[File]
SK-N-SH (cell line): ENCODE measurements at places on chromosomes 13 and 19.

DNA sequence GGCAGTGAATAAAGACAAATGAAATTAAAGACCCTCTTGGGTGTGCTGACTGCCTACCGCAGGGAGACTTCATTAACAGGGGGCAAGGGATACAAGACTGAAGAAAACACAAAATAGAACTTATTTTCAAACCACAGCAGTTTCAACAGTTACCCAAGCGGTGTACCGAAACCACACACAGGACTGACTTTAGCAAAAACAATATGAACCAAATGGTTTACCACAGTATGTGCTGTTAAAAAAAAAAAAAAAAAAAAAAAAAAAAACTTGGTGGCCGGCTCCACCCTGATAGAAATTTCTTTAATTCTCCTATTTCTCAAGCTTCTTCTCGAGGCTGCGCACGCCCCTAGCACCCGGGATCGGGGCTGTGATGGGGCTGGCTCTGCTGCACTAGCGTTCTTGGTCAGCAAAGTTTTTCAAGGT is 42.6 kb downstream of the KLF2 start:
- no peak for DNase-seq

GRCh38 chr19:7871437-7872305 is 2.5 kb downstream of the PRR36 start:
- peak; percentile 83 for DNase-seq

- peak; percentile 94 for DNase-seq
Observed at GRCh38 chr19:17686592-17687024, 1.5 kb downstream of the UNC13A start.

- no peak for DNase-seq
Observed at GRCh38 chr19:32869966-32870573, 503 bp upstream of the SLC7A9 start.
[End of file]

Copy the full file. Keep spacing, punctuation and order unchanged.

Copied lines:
SK-N-SH (cell line): ENCODE measurements at places on chromosomes 13 and 19.

DNA sequence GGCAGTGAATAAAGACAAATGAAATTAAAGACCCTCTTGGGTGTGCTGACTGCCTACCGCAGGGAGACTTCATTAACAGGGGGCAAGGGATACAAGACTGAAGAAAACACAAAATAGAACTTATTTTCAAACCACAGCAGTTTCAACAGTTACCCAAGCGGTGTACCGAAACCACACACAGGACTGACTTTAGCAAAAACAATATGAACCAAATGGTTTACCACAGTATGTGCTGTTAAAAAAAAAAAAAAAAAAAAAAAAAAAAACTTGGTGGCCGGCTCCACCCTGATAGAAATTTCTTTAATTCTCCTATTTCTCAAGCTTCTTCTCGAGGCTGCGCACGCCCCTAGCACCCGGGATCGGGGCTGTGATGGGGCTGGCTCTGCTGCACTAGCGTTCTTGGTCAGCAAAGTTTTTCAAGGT is 42.6 kb downstream of the KLF2 start:
- no peak for DNase-seq

GRCh38 chr19:7871437-7872305 is 2.5 kb downstream of the PRR36 start:
- peak; percentile 83 for DNase-seq

- peak; percentile 94 for DNase-seq
Observed at GRCh38 chr19:17686592-17687024, 1.5 kb downstream of the UNC13A start.

- no peak for DNase-seq
Observed at GRCh38 chr19:32869966-32870573, 503 bp upstream of the SLC7A9 start.